“Our institutions are actually built for this,” McConnell said as he opened the Senate on Monday. “We have the system in place to consider concerns and President Trump is 100% within his rights to look into allegations of irregularities and weigh his legal options.”
Senate Democratic leader Chuck Schumer countered that the Republicans’ refusal to accept the election results was “extremely dangerous, extremely poisonous to our democracy.”
“Joe Biden won the election fair and square,” Schumer said.
A few other GOP senators sent tepid nods toward a transition. Sen. Ben Sasse of Nebraska offered congratulations to Biden, and Sen. Susan Collins of Maine noted the Democrat’s “apparent victory.” But many Republican lawmakers were reluctant to speak up about the election, seeing little political incentive to take a firm stance on Trump’s transition from the White House.
Republicans on Capitol Hill have been hesitant to push Trump to concede to Biden, knowing it would anger their base of Trump’s most devoted supporters. Most were also not overtly encouraging the president’s unfounded claims of fraud, while allowing baseless questions about the election process to linger.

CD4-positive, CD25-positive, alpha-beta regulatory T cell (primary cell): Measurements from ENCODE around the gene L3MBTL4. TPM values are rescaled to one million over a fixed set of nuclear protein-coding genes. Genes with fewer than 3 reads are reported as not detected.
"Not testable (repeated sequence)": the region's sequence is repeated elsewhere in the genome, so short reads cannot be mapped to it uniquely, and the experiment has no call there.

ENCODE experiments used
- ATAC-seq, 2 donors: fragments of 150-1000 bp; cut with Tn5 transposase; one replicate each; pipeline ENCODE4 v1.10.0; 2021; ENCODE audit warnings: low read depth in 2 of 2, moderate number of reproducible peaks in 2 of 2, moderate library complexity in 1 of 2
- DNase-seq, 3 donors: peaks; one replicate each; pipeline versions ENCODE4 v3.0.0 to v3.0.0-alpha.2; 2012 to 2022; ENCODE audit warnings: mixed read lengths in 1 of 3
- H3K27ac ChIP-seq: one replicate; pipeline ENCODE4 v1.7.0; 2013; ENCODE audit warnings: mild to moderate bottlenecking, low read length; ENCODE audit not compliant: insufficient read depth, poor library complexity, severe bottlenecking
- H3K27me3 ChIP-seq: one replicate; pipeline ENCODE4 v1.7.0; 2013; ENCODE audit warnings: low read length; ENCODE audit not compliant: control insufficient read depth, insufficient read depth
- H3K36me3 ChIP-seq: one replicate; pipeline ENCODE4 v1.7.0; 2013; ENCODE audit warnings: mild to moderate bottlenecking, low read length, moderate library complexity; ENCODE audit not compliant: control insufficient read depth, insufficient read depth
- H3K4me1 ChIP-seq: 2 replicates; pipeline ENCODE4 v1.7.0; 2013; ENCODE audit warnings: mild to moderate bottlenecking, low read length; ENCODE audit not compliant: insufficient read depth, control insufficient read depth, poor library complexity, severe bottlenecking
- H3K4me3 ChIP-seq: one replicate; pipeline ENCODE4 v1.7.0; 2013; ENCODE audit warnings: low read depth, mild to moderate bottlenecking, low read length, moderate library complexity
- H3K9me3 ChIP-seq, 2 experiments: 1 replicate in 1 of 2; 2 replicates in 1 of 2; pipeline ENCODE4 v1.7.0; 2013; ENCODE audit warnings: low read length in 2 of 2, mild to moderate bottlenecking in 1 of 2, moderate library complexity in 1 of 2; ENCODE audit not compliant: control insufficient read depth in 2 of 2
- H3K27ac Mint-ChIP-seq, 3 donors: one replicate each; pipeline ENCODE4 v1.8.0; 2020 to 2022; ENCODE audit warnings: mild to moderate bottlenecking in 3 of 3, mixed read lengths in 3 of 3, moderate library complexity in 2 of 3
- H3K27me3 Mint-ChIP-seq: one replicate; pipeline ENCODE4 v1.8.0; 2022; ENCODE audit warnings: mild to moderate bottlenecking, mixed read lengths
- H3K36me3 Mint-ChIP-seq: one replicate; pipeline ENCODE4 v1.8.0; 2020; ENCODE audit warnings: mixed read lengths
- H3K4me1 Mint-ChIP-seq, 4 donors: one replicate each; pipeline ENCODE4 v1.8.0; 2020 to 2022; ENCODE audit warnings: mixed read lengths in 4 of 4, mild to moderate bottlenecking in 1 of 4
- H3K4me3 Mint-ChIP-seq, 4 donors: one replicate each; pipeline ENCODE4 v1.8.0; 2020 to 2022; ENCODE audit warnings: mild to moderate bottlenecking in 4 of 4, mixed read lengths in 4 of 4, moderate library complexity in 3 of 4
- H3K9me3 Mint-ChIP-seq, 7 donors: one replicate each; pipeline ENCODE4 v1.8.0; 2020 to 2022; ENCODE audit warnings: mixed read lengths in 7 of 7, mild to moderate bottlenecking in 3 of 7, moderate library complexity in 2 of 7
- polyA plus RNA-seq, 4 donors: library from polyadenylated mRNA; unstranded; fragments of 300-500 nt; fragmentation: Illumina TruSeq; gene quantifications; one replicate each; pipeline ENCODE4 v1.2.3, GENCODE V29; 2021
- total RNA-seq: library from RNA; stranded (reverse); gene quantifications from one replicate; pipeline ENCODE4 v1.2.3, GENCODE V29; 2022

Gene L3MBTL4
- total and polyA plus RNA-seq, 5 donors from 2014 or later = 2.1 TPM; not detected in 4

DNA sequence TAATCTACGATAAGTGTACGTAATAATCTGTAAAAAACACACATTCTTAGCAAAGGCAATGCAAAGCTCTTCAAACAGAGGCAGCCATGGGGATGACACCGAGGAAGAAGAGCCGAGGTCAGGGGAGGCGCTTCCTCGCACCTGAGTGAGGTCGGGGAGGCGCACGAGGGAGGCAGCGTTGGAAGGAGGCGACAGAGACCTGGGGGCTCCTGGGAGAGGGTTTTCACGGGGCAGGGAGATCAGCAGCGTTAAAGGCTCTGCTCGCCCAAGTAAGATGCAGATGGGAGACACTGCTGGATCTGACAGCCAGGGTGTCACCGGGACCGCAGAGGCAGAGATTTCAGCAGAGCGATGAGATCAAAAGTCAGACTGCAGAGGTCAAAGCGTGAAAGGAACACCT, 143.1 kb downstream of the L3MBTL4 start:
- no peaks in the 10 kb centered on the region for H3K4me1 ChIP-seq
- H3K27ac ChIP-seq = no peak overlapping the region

Adding to the sense of uncertainty, the General Services Administration held off on formally beginning the transition, preventing Biden’s teams from gaining access to federal agencies. An agency spokesperson said late Monday that an “ascertainment” on the winner of the election had not yet been made. Citing what the agency did during the extended 2000 electoral recount, it signaled that it may not do so until Trump concedes or the Electoral College meets next month.
That Florida recount involved a margin of just 537 votes in the one state that would have determined which candidate reached 270 electoral votes. Biden’s leads across Wisconsin, Pennsylvania and Michigan, which pushed him over the threshold to win the White House, are far more substantial — and greater than Trump’s leads in the same states in 2016.
Across government, there were signs of a slowdown.
White House officials and Trump political appointees informed career government staffers they were not to begin acting on transition planning until GSA approved it, according to officials familiar with the matter.
In weekly Monday morning all-hands phone calls for Midwest-based employees of the Environmental Protection Agency, mid-level administrators responded to questions about the transition by telling staffers they had no information yet, said Nicole Cantello, an agency employee and president of the Chicago local of a union representing EPA workers.